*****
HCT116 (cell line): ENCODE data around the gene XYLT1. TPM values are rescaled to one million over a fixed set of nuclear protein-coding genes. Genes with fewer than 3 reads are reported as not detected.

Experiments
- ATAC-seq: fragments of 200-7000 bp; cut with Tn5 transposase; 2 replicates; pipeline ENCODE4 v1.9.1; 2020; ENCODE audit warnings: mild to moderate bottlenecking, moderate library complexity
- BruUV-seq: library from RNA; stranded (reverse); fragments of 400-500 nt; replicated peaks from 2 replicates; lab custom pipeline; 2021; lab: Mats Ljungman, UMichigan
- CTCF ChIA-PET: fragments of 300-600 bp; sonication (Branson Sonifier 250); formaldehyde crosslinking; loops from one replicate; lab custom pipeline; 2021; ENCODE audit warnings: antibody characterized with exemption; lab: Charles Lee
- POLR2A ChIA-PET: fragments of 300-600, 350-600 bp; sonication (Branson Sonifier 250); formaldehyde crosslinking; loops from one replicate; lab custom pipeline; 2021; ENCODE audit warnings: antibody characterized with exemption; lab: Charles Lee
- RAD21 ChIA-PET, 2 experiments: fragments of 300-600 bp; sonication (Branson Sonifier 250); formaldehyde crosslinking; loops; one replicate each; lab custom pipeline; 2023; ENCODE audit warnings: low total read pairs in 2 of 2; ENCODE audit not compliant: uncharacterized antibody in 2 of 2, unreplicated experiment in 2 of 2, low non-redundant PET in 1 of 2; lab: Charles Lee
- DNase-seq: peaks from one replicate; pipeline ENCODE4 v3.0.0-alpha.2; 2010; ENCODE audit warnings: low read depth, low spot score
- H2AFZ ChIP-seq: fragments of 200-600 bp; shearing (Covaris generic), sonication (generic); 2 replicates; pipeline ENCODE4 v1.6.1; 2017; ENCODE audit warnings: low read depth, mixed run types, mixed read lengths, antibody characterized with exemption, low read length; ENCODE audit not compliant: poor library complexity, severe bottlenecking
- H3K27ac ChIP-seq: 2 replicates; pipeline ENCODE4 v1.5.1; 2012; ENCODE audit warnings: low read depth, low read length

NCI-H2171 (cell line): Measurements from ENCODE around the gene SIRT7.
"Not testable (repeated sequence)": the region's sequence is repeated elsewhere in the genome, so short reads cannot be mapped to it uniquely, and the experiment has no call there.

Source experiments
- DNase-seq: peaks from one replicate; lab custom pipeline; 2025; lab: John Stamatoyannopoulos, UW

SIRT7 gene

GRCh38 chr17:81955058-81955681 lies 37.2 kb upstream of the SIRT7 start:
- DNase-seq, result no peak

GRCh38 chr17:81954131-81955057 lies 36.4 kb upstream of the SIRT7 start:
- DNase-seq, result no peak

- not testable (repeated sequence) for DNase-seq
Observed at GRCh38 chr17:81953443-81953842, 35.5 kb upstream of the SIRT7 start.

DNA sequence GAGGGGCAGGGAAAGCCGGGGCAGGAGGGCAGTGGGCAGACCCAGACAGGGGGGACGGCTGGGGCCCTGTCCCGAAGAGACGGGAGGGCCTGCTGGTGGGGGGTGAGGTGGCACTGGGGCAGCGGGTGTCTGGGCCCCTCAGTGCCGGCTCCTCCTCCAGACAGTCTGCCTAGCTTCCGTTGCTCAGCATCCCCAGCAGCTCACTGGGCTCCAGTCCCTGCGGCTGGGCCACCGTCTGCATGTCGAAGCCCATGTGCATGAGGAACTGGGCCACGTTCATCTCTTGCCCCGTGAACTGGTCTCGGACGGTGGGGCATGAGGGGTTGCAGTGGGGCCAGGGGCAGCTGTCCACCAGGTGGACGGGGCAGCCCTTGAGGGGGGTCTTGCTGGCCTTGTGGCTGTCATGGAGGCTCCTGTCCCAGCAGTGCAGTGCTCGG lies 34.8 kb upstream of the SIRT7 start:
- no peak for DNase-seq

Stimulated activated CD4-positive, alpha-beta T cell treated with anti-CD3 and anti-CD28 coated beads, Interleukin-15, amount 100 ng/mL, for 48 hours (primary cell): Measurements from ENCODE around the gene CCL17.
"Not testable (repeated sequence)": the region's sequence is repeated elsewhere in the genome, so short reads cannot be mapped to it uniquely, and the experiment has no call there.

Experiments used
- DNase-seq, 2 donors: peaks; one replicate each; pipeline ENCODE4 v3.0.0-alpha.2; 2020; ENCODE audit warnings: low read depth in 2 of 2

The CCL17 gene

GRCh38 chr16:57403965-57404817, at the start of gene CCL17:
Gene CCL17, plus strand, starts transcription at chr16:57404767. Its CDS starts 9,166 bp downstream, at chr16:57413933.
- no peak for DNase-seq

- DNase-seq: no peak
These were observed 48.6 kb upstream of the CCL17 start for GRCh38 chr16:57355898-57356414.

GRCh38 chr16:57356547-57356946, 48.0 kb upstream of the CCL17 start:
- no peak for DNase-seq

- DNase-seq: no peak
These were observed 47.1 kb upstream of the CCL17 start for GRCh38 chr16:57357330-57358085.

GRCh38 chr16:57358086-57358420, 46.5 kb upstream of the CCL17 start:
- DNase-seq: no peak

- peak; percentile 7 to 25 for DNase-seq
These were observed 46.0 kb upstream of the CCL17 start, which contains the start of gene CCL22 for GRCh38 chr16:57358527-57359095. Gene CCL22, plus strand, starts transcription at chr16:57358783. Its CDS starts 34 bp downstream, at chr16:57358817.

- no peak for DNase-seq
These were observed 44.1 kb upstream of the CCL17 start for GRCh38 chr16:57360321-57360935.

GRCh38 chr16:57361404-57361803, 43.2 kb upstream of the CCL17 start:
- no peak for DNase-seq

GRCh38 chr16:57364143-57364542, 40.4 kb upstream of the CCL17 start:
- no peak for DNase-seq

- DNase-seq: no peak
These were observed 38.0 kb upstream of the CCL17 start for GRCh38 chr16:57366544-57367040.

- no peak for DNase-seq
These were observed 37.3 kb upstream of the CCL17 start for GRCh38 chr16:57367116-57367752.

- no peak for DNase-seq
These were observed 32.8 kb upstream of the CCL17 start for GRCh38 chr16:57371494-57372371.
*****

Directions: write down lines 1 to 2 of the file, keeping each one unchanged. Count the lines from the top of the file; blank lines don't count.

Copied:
HCT116 (cell line): ENCODE data around the gene XYLT1. TPM values are rescaled to one million over a fixed set of nuclear protein-coding genes. Genes with fewer than 3 reads are reported as not detected.

Experiments